As planned, up early, and out by 7:15AM. I’m running slowly this morning. I slept well, but once up, I just felt sluggish. Sluggish packing up. Sluggish on the bike. Jack and Phil are soon far ahead of me.
No worries. In those situations I just relax, relish where I am and make sure to enjoy the roll. A sign for Numa Falls had me pull over to examine, but the site is closed due to renovation of a bridge. I dilly-dally anyway, taking photos, stretching out the morning. We all knew we’d encounter smoke today and had talked about being careful with our exertions. Slower is better.
Before reaching Vermillion Crossing I catch the guys, and we soon encounter a CPS ranger parked on the road. He’s providing information about pilot cars that will escort traffic through this section one-way, since visibility is not good. On bikes, we won’t be affected. In fact, he says he wishes he were out riding today.
Within a mile or two the smoke starts to get fairly heavy, streaming from the Verdant Creek wildfire. I see active flames early on in one place, but then never again. Still, the air is grey soup, the sun is obscured, temperatures drop a little, and the scent of burning pine hangs heavy everywhere. I start to cough, but curiously the coughing lasts only a minute or two and abruptly stops. We’re mindful to keep our breathing and heart rates in check and I keep self-monitoring how I feel. Not too bad, really. I hope the smoke will clear out when we get to the climbing up ahead.
Riding through the smoke does have its downside. Towering around us here in Kootenay National Park are magnificent beautiful mountains, and we can’t see a damned one of them. Still, the passage is unique in its own way. Spooky and gloomy and mysterious and fragrant. An interesting experience.
The one-way piloting of cars is actually a boon to us cyclists, because we go for long periods with zero motor traffic behind us. What we do notice are literally thousands and thousands of cars headed north in the opposite lane. Endless lines of them. Why?
The smoke gets better by the time we reach McLeod Meadows Campground for lunch. We’re all running out of food. My single Pop Tart and a few BottleCaps are it for me – I have nothing left but water, and likewise the guys are on fumes. We don’t go hungry, mind you, but we’re down to zero.
Thus we start climbing Sinclair Pass. On paper it’s a good 1200′ climb, but in practice not too bad, a matter of granny gears and patience. Nearing the top we pull into a “Scenic Overlook” of the Kootenay Valley area that today shows off nothing but grey opacity for miles. A CPS van sits parked with an attendant ranger. She’s on duty to advise drivers about smoke, and otherwise to educate people about the nature of wildfires.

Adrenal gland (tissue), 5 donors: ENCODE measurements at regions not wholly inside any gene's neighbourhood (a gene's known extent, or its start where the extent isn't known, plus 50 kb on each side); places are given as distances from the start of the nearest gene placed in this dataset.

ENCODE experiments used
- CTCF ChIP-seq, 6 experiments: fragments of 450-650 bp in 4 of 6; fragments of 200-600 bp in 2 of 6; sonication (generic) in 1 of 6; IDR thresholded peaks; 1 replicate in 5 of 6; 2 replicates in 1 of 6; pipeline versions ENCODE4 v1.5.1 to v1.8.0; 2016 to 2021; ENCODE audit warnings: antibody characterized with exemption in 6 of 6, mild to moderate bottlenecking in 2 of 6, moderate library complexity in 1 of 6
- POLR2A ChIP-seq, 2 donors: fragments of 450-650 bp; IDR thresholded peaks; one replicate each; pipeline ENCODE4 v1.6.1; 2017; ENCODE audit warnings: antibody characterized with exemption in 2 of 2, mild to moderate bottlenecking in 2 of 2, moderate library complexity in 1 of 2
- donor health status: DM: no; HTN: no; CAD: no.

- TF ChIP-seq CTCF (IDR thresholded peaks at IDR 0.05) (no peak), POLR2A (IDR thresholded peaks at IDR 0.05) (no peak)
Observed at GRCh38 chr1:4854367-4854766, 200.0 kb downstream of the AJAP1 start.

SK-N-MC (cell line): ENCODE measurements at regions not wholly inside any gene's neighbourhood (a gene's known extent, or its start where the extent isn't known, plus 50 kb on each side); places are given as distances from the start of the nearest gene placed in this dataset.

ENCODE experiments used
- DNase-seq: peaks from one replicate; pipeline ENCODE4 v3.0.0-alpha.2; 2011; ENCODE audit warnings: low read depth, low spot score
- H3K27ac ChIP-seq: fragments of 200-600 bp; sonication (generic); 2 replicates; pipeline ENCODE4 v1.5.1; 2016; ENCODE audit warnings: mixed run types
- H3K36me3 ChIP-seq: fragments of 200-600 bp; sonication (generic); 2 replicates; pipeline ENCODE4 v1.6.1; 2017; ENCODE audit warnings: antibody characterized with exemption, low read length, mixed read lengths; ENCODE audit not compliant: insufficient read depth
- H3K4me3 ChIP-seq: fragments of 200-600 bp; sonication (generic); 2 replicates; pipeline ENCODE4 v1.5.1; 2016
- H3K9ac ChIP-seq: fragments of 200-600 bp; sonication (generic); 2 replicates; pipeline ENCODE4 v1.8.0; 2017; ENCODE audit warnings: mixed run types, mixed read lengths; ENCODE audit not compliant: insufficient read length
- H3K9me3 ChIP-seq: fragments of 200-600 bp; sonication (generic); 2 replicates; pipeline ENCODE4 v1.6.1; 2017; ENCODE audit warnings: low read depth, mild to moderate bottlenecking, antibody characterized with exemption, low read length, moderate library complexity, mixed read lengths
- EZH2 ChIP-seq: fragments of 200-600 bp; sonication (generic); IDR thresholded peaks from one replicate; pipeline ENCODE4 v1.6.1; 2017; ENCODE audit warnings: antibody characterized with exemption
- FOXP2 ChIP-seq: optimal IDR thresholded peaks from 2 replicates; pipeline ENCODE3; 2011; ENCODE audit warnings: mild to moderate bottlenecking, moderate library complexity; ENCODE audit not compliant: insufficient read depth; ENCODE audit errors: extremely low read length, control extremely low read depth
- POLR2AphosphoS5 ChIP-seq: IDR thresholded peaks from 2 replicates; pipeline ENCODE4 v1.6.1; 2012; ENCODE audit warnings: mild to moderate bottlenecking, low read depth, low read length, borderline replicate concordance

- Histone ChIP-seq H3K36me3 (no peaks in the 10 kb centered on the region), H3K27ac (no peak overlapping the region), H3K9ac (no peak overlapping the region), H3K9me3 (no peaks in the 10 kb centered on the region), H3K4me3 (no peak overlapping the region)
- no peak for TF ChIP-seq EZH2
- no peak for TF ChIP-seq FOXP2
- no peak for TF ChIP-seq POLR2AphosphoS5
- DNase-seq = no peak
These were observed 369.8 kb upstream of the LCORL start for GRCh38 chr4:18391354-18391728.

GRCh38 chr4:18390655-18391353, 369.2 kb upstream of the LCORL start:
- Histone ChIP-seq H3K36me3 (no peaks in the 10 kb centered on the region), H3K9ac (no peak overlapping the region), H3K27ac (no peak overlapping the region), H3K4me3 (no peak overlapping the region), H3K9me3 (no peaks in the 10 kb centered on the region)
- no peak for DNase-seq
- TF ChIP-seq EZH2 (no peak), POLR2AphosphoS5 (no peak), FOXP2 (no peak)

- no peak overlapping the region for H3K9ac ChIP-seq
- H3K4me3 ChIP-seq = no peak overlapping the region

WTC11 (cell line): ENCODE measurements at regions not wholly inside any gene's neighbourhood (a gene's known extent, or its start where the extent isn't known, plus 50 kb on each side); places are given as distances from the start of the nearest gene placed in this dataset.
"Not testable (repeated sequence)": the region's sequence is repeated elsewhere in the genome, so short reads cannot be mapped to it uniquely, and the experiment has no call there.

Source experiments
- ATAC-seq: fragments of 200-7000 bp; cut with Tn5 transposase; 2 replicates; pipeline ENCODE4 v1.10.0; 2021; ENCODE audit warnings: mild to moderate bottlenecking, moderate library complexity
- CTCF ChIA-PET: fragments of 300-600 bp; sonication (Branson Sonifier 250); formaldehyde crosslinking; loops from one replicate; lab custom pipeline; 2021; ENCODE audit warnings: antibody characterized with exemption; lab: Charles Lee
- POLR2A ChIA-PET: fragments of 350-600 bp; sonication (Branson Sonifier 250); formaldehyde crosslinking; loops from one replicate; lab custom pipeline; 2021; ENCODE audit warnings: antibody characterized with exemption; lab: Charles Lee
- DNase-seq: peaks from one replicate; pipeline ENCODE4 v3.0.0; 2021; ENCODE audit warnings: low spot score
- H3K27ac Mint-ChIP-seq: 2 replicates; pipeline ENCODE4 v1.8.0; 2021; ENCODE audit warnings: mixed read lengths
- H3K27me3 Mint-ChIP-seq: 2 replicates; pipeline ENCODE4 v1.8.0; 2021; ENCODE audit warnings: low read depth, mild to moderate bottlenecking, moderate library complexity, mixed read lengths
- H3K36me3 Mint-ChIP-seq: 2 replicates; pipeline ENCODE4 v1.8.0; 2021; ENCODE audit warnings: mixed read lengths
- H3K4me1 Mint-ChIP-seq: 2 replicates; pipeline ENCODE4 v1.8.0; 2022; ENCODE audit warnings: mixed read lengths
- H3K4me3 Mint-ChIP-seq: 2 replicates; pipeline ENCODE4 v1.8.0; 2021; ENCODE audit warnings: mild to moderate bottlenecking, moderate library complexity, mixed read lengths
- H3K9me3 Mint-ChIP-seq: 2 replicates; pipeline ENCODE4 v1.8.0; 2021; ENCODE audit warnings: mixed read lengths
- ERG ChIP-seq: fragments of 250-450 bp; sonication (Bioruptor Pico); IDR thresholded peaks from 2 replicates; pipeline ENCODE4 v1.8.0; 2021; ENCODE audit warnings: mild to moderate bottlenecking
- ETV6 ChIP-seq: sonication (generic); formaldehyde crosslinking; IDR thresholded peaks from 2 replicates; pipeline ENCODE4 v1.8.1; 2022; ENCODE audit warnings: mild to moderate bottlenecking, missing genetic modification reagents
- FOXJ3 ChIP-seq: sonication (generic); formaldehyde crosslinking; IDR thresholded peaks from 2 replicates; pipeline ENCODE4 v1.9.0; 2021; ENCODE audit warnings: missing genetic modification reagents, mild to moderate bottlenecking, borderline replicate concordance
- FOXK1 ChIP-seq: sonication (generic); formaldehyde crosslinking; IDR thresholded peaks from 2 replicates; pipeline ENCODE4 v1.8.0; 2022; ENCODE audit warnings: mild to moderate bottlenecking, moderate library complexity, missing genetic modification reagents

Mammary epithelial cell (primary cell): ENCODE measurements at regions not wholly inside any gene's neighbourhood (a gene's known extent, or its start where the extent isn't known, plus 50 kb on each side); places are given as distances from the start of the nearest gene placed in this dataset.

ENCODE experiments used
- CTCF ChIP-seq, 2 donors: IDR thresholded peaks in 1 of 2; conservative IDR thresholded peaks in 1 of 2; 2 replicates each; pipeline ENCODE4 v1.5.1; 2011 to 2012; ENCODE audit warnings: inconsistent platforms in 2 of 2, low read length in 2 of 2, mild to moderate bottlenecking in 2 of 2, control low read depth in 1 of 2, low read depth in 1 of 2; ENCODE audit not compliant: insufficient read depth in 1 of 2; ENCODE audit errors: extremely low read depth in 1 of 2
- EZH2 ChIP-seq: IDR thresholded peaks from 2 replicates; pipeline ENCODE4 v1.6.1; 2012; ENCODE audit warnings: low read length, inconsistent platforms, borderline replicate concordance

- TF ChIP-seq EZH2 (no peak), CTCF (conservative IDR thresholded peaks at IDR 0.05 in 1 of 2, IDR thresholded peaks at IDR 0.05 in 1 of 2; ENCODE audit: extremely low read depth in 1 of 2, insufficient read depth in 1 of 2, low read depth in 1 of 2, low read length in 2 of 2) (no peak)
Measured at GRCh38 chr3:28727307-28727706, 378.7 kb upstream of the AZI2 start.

A slim blond athletic lady, talk about a perfect person to be a ranger. Outdoorsy and very friendly. She explains the endless line of cars is headed north into the parks because today is a provincial holiday, BC Day. Couple that with Canada’s 150th anniversary and the summer season. Today is the 2nd busiest day of the year up here (July 1st is #1).
None of the cars were stopping, so she seems to relish some conversation. We learn that the huge pink spreads of flowers on the sides of mountains are called fireweed, one of the first plants to grow back after a wildfire. In discussing our tour, she expresses a sentiment that tenting is a declining practice, that unfortunately people just don’t do it much any more.
Another mile and a half to Sinclair Pass. The three of us stop and saunter down a short path to Olive Lake, an idyllic emerald lake full of tiny brook trout. The place is colorful and calming and peaceful. Perfect for meditation.
The next seven miles drops precipitously into Radium Hot Springs. The descent would have been extraordinary except for one thing – headwinds. On even the steepest sections Jack and I manage maybe only 30 mph, and often much slower. Never seems “fair” when you have to pedal going down a mountainside.
Once in Radium Hot Springs, I had hoped to visit the pools and perhaps take a dip. Without researching it much, I expected to find hot springs, you know, geothermal water in a natural setting with plants and boulders, or maybe even a cave. Alas, I’m disappointed to find only 2 blue concrete rectangular swimming pools. May be geo-sourced, but for me, not very appealing from a tourist’s standpoint. None of us venture through the gates although I take a few photos.
We’re hungry! We randomly select Back Country Jack’s for a sitdown feast, mine meatloaf, Jack’s veggie pasta, and Phil’s ribs. Add on a couple of Big Rock Traditional Ales to wash it down. Bliss! We then hit up the Mountain Fresh Market across the street for camp food.
We’ve got an actual reservation tonight at Kootenay NP’s Redstreak Campground, but holy moly, getting there involves a 1.5 mile grueling switchback climb onto a ridge. A cute ranger welcomes us and points the way to our site along the ridge line somewhere near the back of the grounds. Perfect weather, high 70s. Cell phone conversations ensue with Fran, Peggy, and Linda. Snack dinner. Then a discussion of charging bricks :-).
Into sleeping bags by 8.
Today’s Ride: 58.8 miles
Today’s Climbing: 2,481 feet
More Stats: http://cyclemeter.com/
Tour Total So Far: 246.9 miles